Tragedy of Millennials? International opportunities can transform lives

In a thought-provoking piece for the FT, Sarah O’Connor described how Millennials are too insecure to push for a raise. She suggests, by way of example, that two decades of uncertainty in Japan has instilled fearfulness and risk-aversion in the nation’s youth. O’Connor adds that many young people have bent over backwards to persuade anyone to give them a foothold:

In the US, the proportion of college graduates working in non-graduate jobs rose to 44 per cent after the recession.

In the eurozone, about 40 per cent of workers aged 15 to 29 are in temporary jobs that typically provide little training or progression.

But can the same be said of workers with international experience? An excellent report by the British Council (disclosure: I used to work for them, but I had no involvement with the making of this report) called A World of Experience reveals, among other stats:

  • 85 percent of those studying or working abroad for 3 months or more, or travelling for more than 6 months, described themselves as confident in their ability to meet new challenges
  • 82 percent of individuals with international experience were confident in their ability to adapt to new and unfamiliar situations
  • Respondents with international experience were also slightly more likely to describe themselves as resilient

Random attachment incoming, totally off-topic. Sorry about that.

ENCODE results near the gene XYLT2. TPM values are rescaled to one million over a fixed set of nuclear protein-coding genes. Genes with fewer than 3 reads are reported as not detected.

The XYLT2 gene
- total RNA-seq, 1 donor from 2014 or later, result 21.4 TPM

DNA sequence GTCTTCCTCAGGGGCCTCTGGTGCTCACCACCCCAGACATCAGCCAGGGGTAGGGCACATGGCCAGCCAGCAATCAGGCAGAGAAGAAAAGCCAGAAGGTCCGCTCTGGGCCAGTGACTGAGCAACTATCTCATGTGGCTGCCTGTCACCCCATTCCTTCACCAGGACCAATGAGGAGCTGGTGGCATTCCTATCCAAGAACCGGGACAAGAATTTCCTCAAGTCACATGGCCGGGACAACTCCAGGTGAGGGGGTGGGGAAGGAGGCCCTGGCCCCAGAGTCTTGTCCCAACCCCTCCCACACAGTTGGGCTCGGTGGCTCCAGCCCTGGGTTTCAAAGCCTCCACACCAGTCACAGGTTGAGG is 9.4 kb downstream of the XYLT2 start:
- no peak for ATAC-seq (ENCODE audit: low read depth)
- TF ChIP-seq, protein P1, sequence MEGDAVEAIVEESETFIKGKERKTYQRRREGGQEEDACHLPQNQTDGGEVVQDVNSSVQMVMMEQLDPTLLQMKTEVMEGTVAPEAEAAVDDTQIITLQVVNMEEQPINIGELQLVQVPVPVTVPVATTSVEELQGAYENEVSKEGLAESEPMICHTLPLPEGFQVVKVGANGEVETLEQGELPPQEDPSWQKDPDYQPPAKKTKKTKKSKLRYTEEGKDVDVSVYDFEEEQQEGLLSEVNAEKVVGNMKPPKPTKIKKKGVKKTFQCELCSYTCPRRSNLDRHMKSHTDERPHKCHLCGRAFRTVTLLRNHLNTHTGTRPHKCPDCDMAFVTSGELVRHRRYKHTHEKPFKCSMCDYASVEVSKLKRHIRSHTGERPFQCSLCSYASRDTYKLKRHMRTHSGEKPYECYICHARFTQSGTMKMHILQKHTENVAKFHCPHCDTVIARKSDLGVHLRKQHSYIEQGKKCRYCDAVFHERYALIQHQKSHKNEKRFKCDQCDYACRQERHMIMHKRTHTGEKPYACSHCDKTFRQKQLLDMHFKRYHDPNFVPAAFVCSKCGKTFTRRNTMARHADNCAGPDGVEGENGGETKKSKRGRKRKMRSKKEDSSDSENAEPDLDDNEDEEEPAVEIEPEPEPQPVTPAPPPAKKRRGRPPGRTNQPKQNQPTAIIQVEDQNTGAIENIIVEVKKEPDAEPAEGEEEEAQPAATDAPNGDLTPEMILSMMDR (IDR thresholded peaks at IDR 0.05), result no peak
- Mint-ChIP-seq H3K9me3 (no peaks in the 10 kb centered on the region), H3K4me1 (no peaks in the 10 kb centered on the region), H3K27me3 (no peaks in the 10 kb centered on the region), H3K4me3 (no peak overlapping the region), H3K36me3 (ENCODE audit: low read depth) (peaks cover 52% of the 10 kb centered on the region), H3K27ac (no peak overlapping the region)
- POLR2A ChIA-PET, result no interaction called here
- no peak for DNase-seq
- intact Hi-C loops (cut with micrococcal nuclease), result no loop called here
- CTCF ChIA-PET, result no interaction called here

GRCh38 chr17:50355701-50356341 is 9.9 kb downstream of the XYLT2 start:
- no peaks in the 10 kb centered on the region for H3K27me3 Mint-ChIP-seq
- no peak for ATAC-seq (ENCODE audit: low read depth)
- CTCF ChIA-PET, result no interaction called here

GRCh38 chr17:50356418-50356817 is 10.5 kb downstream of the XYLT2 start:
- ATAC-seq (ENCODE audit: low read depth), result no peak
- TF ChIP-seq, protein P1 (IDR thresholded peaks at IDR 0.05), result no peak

• Over half of those with university-level experience abroad (53 percent) reported that it helped them to get a job that interested them

Others agree. Writing for The Guardian, Felix Marquardt recognises that “young people are hurting and they are hurting on a global scale”, and warns of a generational crisis. The answer? “We need people to move.” He even suggests a global youth work visa that allows young people to work for up to two years in the country of their choice.

Finally, I can attest that grabbing opportunities abroad can be beneficial, as an expat with several years overseas experience. I’ve heard of an English-language teacher in China (teaching English can be well-paid, and there is demand) learning Mandarin, making connections and becoming a project manager. Imagine their value in the global labour market now!

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